hoovarmin I like to do cold grate with 1 min per side for 3 rounds. Depending on the fire and the color, that may be a bit more or less.

          #8
          Originally posted by Troutman View Post
          My absolute sweet spot for rare steak is 122*. Carryover gets it into the high 120s after resting. That said, when I sous vide steak I do it at 130* for the prescribed time (I'd say 2 1/2 - 3 hours in your case). With a quick sear you get edge to edge pink meat. Maybe a tad more than you like but it's not recommended that you sous vide under 130* for that length of time. Just saying.
          I'm going to disagree here. There's little to no carryover when coming out of an SV bath. Carryover comes from cooking at a significantly higher temp than you want for doneness. This means the outer layer of meat is hotter than you want the inner part to be and that heat will continue to migrate inward even after the meat is pulled. This is why a traditionally cooked steak as that gray, well done band - it IS well done and has to be because it will take some time for the heat to migrate inward and raise the center temp to 125F or whatever you want.

          However, in an SV bath, the cooking medium is the finished temp. There's no excess heat to migrate inward... everything is at your finished temp already.

          That's why you look to sear really quickly - the idea is to get s great crust without heating the layer under the sear (adding a gray band ) and without applying heat for long enough that it migrates inward and raises the inner temps too much.

          Comment


          • Troutman
            Troutman commented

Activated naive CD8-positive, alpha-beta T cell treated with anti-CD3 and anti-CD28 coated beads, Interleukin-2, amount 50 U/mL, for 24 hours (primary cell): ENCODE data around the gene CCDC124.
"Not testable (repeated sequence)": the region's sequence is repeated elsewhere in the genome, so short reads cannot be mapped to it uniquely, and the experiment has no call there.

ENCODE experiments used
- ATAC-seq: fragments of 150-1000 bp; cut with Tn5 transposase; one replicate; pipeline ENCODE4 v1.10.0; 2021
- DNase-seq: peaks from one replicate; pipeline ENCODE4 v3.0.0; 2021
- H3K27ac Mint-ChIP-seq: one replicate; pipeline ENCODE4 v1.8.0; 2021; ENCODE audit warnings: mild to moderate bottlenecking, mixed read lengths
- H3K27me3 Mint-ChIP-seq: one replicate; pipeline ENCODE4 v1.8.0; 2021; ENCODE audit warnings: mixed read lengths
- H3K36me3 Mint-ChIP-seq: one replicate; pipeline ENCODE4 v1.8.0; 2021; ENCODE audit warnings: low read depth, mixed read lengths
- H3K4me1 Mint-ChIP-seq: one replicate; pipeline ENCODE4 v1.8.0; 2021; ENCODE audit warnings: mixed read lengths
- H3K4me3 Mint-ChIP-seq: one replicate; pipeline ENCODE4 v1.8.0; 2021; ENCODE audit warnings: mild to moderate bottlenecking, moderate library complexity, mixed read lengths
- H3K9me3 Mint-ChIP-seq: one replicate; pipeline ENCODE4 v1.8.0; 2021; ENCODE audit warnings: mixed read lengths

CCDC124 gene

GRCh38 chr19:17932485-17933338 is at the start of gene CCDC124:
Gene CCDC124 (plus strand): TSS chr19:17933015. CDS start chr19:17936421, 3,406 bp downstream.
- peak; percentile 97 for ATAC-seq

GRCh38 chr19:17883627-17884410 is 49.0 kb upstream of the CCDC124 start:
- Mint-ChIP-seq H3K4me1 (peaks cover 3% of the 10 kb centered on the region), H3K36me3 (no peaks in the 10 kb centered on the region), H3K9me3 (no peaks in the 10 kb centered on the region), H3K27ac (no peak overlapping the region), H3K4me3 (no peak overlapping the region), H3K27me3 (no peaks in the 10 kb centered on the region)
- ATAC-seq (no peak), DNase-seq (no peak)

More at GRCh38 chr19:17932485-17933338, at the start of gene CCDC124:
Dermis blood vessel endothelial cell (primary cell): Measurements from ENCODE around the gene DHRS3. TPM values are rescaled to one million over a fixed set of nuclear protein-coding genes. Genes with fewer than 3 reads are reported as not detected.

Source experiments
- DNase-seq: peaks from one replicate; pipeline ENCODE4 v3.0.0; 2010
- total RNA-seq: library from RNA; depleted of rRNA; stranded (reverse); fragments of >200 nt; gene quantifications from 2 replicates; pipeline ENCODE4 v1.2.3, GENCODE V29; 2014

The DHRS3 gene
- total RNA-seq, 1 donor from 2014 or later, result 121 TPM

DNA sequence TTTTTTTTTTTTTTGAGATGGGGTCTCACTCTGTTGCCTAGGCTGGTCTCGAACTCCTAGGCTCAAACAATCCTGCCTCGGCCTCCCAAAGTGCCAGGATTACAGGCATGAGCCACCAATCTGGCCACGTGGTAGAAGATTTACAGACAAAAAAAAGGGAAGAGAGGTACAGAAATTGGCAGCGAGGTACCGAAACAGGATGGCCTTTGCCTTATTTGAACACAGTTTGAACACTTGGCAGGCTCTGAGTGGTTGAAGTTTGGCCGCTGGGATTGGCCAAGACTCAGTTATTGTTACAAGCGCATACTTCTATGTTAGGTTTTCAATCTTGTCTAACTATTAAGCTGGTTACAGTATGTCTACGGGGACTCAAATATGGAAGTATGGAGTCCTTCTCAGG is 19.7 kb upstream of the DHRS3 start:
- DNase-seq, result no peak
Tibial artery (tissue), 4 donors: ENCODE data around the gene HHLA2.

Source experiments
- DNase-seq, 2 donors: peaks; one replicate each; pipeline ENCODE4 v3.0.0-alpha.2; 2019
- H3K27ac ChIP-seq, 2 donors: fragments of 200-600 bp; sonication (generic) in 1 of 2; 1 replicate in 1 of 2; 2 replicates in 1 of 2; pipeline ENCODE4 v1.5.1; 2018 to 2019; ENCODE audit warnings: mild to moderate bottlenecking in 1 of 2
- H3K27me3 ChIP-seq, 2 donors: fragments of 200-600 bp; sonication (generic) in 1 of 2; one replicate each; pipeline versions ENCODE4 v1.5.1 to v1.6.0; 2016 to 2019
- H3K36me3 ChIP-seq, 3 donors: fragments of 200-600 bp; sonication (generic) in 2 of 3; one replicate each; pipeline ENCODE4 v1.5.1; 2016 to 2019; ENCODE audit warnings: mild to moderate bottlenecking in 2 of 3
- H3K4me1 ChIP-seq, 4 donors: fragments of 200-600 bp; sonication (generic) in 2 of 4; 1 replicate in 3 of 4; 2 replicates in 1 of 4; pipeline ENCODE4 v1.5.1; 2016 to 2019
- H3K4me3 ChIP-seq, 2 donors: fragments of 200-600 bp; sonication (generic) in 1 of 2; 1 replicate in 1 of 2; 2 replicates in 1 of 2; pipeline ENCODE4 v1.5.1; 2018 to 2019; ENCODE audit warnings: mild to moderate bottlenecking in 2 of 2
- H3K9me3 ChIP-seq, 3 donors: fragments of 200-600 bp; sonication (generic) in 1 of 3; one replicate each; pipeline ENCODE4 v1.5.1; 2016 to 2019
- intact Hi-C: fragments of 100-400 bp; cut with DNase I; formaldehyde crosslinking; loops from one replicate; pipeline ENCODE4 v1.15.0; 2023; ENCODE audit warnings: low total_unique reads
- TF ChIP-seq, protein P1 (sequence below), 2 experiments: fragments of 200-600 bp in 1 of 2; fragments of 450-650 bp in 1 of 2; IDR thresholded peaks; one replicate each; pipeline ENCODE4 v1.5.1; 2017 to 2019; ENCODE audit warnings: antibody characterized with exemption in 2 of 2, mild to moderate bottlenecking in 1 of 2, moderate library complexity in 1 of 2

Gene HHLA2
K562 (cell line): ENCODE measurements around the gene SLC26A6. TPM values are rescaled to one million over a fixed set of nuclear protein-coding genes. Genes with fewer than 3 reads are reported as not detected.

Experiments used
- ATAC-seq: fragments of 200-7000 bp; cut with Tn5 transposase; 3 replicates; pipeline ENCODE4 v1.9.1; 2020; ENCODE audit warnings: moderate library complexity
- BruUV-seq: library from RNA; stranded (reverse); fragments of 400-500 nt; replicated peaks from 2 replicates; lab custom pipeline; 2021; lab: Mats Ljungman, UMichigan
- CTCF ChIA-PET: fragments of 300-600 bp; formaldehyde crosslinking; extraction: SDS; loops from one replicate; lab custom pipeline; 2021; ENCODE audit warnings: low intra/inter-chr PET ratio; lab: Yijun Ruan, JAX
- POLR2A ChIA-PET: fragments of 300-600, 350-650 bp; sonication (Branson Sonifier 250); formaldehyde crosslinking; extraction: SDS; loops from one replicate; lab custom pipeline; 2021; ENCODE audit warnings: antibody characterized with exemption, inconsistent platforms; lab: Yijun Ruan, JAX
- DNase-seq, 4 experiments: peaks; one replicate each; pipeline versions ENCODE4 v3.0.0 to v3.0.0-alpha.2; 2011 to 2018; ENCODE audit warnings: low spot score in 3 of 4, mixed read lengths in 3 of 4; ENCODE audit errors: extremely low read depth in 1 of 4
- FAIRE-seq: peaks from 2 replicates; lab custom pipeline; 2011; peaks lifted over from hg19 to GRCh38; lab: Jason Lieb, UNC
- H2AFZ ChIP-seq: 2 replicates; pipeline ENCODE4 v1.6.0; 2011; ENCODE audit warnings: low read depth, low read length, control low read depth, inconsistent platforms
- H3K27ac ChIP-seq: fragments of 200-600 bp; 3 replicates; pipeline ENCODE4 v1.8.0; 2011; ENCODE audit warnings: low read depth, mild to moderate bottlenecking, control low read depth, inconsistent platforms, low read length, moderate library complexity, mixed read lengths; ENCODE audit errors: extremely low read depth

Editing a comment
            I didn't refer to carry over from a SV cooked steak, sorry I didn't make that clear. You get carry over from a traditionally cooked steak which I cook at a lower temp then allow to rest and carry over and approach the doneness I prefer. You are correct SV then sear is a different animal all together.

          • Polarbear777
            Polarbear777 commented
            Editing a comment
            Actually same animal, just cooked a different way ;-)

          #9
          As I have said before. For the novice or pitmaster in progress to get the steak spot on allow plenty of time in between the cook and the sear. Even if the steak goes nearly cold after the cook it will gain enough heat during the sear to be at a good eating temp straight off the hot pan.
          Last edited by Ahumadora; June 30, 2020, 07:53 PM.

          Comment


          • hoovarmin
            hoovarmin commented
            Editing a comment
            I've missed that advice but have stumbled on to it by accident lately and I concur

          • Potkettleblack
            Potkettleblack commented
            Editing a comment
            Shock for safety as much as superior process.

          #10
          Make some creme brulee and you can torch the steak and the dessert. Who doesn't need another excuse to play with fire?

          Comment


          • Mr. Bones
            Mr. Bones commented
            Editing a comment
            An Excellent Point, Brother!
            Reckon I need not only a torch attachment, but also a Tim Taylor shirt, if not tattoo lol!!!!
            Let's keep Binford Tools workin, makin th 6100, durin alla this madness!

          #11
          For thick steaks I sometimes ice bath them for just a few minutes out of the SV. Cools the surface but the interior is still warm. Gives you more time to sear without affecting the interior.

          also drastically helps the sear if you get the surface of the meat very dry with paper towels and then thin oil.

          Comment


          • hogdog6
            hogdog6 commented
            Editing a comment
            Ditto.